WHO promotes ‘Salt Awareness Week’: 5g of salt a day is OK

Marje Pelayo   •   March 6, 2019   •   4716

A cook sprinkles salt on fries at a cafe in the Frietmuseum in Bruges September 27, 2011. REUTERS/Thierry Roge

Member States of the World Health Organization (WHO) in 2016 agreed to reduce by 30% the global population’s intake of salt (sodium) by 2025.

In observance of the ‘Salt Awareness Week’ from March 4 to 10, the Pan American Health Organization/World Health Organization (PAHO/WHO) joins the international community in efforts to campaign salt-intake reduction in view of the risks that high salt intake may cause to human health.

WHO recommends just under a teaspoon or less than 5 grams of salt intake a day for adults while children are recommended to have less or adjusted amount based on their energy requirements.

The WHO recommends iodized or “fortified” with iodine, “essential for healthy brain development in the fetus and young child and optimizing people’s mental function in general”.

However, in many countries, salt comes in different, ‘unrecognizable’ forms.

According to a UK-based expert group World Action on Salt and Health (WASH), “salty sauces such as soy sauce are big contributors of salt to diets worldwide”.

Packaged food or ready meals and food served in restaurants, food chains and cafeterias are actually loaded with salt.

Health and wellness experts say that though salt is an essential part of our diet, it should come in small amounts as eating too much salt can have huge health impacts.

High sodium intake raises blood pressure that leads to stroke and heart diseases, the two biggest causes of death and disability worldwide, according to WHO.

In the Philippines, the Department of Health (DOH) reported that more than 170,000 individuals die each year from heart diseases, specifically hypertension.

A study from the US National Library of Medicine, National Institutes of Health added that too much salt intake may develop urinary tract infection (UTI); kidney stones; bone mineral loss in women; and hypercalciuria or increased calcium in the urine which may lead renal failure; and other disabilities.

PH’s Internet-based ‘Salt Calculator’

In 2015, the Food and Nutrition Research Institute – Department of Science and Technology (FNRI-DOST) together with Unilever Philippines launched an Internet-based tool that measures one’s salt intake.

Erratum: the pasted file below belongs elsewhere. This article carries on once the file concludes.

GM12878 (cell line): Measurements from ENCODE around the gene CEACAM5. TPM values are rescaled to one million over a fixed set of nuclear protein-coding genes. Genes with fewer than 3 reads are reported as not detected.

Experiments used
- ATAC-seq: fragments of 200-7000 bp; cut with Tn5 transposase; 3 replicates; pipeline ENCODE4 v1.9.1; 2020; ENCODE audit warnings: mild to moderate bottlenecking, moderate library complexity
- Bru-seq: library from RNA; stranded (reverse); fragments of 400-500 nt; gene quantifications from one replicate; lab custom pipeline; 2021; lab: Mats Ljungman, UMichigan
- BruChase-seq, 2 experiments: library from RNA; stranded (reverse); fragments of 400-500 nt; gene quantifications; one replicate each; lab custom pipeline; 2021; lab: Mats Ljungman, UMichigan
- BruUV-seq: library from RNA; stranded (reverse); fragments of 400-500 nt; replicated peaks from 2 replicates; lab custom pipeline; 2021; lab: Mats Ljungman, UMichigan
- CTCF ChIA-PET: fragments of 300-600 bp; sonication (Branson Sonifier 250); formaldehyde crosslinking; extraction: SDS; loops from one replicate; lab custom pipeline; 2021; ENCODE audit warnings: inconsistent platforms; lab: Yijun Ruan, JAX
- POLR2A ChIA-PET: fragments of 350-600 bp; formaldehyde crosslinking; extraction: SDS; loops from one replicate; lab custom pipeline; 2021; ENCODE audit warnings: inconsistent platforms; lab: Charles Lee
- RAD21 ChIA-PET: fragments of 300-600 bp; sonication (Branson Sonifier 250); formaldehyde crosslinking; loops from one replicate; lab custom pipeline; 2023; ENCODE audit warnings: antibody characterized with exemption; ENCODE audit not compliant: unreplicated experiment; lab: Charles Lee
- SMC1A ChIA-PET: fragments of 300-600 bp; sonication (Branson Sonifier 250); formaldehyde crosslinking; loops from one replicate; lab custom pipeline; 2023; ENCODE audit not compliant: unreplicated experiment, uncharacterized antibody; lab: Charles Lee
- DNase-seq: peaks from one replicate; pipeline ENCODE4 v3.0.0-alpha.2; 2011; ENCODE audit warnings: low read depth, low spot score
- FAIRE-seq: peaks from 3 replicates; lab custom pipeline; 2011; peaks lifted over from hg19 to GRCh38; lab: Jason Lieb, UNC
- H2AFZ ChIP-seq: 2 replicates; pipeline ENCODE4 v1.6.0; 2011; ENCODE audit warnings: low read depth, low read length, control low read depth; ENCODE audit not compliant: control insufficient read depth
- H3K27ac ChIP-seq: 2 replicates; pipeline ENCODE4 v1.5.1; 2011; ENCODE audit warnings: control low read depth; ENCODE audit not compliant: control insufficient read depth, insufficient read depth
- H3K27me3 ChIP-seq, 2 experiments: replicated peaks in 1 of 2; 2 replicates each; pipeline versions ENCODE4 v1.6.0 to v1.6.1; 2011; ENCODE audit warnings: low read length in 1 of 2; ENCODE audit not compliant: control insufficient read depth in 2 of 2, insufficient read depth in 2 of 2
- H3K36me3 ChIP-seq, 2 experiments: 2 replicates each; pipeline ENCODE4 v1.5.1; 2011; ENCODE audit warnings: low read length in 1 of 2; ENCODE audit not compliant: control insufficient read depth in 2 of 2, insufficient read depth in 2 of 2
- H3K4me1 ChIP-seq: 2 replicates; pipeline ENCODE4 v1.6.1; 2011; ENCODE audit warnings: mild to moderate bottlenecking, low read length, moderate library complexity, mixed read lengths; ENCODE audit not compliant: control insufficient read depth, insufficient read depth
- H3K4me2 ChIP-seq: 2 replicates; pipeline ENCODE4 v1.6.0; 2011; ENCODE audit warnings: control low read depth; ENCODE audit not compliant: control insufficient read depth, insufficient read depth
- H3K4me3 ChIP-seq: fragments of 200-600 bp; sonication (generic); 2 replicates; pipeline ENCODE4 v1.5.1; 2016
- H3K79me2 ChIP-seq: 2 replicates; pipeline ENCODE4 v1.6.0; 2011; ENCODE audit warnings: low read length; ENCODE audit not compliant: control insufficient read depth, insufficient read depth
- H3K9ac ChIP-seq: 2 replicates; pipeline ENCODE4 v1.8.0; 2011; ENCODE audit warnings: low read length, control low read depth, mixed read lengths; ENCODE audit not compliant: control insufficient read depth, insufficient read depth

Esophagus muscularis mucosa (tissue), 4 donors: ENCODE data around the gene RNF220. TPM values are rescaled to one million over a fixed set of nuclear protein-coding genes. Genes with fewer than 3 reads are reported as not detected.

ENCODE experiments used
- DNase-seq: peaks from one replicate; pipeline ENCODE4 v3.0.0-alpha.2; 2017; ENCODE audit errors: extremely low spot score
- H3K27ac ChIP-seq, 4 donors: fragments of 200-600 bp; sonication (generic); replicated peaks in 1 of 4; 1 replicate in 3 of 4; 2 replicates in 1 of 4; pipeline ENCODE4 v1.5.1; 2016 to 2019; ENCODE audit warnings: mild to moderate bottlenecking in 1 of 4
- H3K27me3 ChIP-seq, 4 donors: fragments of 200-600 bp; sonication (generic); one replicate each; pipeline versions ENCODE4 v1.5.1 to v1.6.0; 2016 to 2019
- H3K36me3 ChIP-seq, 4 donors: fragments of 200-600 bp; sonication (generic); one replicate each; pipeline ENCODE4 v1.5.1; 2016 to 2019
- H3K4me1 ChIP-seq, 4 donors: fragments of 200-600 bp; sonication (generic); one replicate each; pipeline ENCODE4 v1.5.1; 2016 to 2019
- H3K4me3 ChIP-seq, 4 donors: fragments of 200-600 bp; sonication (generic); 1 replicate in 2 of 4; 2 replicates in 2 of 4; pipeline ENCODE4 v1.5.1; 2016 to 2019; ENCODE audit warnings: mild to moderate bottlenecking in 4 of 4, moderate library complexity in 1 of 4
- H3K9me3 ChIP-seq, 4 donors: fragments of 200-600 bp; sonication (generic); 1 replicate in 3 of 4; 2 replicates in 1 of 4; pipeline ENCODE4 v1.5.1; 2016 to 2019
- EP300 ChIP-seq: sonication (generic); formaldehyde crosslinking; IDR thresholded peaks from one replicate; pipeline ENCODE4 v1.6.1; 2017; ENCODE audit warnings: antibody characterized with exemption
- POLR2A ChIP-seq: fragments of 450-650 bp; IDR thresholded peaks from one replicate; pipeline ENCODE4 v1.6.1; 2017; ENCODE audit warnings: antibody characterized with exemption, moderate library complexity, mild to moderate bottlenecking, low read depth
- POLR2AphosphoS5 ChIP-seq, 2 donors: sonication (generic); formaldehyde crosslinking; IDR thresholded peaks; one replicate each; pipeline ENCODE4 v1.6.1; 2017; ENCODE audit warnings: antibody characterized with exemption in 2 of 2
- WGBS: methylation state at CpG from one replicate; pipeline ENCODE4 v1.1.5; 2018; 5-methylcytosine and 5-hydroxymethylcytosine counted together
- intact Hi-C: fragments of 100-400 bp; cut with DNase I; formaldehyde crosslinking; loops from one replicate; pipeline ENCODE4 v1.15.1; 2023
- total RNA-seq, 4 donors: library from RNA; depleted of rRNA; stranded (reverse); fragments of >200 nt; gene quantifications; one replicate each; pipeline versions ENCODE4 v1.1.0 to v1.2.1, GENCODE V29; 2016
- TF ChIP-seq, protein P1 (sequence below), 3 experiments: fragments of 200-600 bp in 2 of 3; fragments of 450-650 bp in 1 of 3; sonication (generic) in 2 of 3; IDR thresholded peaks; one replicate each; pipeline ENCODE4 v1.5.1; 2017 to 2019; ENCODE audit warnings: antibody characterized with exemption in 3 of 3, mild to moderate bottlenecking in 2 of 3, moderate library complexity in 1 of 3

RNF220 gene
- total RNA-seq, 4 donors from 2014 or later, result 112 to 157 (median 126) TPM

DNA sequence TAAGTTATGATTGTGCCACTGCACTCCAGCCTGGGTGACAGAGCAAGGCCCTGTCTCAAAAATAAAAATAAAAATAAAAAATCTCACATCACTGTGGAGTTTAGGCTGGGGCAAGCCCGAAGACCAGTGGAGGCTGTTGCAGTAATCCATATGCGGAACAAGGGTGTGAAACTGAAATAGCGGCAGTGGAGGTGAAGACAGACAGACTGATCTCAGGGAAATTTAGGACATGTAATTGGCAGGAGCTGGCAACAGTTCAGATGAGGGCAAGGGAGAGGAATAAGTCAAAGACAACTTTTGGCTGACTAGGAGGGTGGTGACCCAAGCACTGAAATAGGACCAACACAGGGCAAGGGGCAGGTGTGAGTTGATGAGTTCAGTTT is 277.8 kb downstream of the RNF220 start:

The web-based tool presents main food sources of salt in Filipino diets and reveals an individual’s salt intake based on the result of the Sodium Intake Level Test provided.

The ‘salt calculator’ can be accessed through FNRI-DOST’s website www.i.fnri.dost.gov.ph.

Read product labels for salt content: Green is healthy

In Northern Ireland, the country’s Public Health Agency (PHA) issued high salt intake warning to remind the public of the dangers of eating too much salt.

Caroline Bloomfield, health and social well being improvement senior manager at PHA noted the importance of tasting the food first to know if adding salt is necessary than automatically adding salt to the food.

The agency also advises consumers to read product labels before buying any ready-to-eat food items.

These labels have indicators of the nutritional value a portion of food accounts for and will guide consumers if the product has high, medium or low amount of salt.

Red means high; amber means medium; and green means low which imply that the more greens you buy, the healthier are your choices.

Meanwhile, there are products that do not use the color codes but the amount of salt is indicated by grams.

A product is high in salt if it contains more than 1.5g of salt per 100g.

The product has medium amount if the salt content is between 0.3g and 1.5g while 0.3g of salt or less per 100g is considered low.

The WHO recommends discipline in eating and watch the salt content in food that we eat.

To date, WHO-member states are bound to adhere with the “Global Strategy on Diet, Physical Activity and Health” which calls on governments to take action to support healthy diets and physical activity at local, regional and global level. – Marje Pelayo

What is Leptospirosis and how can you avoid it?

Robie de Guzman   •   August 30, 2019

The risk of getting water-borne illnesses, like leptospirosis, is often much greater during the rainy season.

Health experts said this is because floodwaters and other extreme weather-related events cause rodents and other wild and domesticated species to move into the city.